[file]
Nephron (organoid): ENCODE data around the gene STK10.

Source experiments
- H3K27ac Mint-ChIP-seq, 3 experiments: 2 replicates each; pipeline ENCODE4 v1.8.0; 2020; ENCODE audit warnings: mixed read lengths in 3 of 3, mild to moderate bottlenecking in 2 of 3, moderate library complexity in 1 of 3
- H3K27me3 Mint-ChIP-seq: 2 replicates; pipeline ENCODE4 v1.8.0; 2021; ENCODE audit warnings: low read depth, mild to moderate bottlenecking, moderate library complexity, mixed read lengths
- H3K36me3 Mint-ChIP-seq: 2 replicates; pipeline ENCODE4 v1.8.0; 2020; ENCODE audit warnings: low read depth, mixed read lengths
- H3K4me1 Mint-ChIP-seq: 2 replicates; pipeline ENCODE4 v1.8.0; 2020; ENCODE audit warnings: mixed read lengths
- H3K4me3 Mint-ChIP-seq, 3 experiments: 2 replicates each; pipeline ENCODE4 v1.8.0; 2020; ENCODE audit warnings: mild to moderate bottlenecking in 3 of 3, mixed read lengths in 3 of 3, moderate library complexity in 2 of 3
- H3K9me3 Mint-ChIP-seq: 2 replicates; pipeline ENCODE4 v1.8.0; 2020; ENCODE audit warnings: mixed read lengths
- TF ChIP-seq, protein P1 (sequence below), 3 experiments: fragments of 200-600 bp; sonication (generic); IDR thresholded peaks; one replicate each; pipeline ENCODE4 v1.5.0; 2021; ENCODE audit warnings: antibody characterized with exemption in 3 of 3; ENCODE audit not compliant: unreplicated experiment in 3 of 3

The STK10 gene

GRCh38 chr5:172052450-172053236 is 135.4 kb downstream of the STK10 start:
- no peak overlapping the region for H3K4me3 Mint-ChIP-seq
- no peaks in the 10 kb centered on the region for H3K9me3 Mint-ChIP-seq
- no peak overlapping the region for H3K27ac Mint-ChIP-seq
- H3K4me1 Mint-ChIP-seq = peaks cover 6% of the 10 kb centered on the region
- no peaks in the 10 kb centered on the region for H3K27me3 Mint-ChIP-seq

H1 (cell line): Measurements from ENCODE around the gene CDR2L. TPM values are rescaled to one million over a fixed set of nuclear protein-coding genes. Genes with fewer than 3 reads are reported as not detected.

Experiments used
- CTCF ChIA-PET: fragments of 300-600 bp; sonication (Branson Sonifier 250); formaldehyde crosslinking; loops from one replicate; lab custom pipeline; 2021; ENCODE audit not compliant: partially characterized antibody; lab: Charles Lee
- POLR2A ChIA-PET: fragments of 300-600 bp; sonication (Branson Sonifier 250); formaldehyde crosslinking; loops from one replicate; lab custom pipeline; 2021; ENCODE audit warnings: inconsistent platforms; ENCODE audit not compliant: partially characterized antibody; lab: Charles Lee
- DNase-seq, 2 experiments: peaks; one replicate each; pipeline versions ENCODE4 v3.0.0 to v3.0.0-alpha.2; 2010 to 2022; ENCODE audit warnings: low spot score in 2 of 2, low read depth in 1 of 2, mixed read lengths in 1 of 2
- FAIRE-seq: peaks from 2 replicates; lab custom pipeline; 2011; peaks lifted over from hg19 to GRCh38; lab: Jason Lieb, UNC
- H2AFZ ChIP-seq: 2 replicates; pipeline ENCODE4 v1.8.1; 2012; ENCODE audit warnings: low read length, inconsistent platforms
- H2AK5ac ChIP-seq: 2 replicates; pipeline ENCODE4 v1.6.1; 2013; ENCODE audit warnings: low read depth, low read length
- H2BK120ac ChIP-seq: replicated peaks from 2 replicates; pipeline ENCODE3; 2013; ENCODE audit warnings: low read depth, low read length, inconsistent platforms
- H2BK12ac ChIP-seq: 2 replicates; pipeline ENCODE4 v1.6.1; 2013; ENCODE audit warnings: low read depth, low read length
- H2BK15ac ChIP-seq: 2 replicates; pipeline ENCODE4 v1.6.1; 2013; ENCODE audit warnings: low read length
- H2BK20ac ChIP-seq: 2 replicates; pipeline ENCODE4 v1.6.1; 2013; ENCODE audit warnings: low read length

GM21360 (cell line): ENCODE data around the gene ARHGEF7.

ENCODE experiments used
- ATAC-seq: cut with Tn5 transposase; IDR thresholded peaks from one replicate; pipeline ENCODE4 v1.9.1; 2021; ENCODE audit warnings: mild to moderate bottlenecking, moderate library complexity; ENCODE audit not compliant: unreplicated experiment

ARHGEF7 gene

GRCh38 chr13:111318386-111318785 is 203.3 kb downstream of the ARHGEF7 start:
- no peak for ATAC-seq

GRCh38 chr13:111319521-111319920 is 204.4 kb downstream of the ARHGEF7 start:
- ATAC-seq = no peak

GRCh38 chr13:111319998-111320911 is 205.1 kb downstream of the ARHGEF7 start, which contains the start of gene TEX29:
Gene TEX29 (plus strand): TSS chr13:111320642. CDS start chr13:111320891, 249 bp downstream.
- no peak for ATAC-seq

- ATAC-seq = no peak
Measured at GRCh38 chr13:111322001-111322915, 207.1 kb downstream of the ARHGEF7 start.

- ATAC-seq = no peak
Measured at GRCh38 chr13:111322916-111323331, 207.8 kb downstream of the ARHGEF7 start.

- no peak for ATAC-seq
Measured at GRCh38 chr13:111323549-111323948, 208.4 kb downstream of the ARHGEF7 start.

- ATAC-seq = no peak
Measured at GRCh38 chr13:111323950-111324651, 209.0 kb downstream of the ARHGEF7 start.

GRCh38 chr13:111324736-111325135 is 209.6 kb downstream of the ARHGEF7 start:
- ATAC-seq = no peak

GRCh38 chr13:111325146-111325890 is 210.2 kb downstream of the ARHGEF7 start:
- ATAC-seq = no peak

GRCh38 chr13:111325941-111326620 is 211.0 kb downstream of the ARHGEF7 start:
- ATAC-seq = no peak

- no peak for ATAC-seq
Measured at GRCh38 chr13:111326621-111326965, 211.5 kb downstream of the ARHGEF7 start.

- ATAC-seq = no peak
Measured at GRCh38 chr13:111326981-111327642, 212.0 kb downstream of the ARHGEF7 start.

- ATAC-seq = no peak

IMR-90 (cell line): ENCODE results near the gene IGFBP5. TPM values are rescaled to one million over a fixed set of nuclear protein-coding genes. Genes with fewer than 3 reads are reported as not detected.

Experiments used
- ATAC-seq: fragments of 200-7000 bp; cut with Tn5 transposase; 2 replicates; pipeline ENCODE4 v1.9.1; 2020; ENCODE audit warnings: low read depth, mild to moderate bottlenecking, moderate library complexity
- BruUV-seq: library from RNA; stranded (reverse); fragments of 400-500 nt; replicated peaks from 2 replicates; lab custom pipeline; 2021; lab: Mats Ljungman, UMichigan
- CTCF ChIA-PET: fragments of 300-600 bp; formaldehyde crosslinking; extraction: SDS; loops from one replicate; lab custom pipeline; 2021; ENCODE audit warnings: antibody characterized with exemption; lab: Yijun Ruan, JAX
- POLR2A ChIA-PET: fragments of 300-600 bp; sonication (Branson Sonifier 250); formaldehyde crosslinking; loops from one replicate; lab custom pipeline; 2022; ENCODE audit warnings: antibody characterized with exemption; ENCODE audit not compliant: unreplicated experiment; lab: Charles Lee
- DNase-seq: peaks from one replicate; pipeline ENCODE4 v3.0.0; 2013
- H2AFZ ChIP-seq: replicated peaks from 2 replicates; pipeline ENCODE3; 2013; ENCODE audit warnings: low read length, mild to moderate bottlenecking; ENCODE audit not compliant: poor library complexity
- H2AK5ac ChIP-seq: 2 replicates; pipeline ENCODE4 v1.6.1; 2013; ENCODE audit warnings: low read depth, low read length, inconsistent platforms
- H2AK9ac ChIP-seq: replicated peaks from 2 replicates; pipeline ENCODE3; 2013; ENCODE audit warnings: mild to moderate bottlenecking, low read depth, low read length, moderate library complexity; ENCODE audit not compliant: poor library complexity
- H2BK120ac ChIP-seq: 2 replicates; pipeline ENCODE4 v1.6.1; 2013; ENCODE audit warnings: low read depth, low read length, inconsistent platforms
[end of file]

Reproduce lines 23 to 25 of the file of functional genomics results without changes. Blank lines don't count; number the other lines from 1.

- H2AFZ ChIP-seq: 2 replicates; pipeline ENCODE4 v1.8.1; 2012; ENCODE audit warnings: low read length, inconsistent platforms
- H2AK5ac ChIP-seq: 2 replicates; pipeline ENCODE4 v1.6.1; 2013; ENCODE audit warnings: low read depth, low read length
- H2BK120ac ChIP-seq: replicated peaks from 2 replicates; pipeline ENCODE3; 2013; ENCODE audit warnings: low read depth, low read length, inconsistent platforms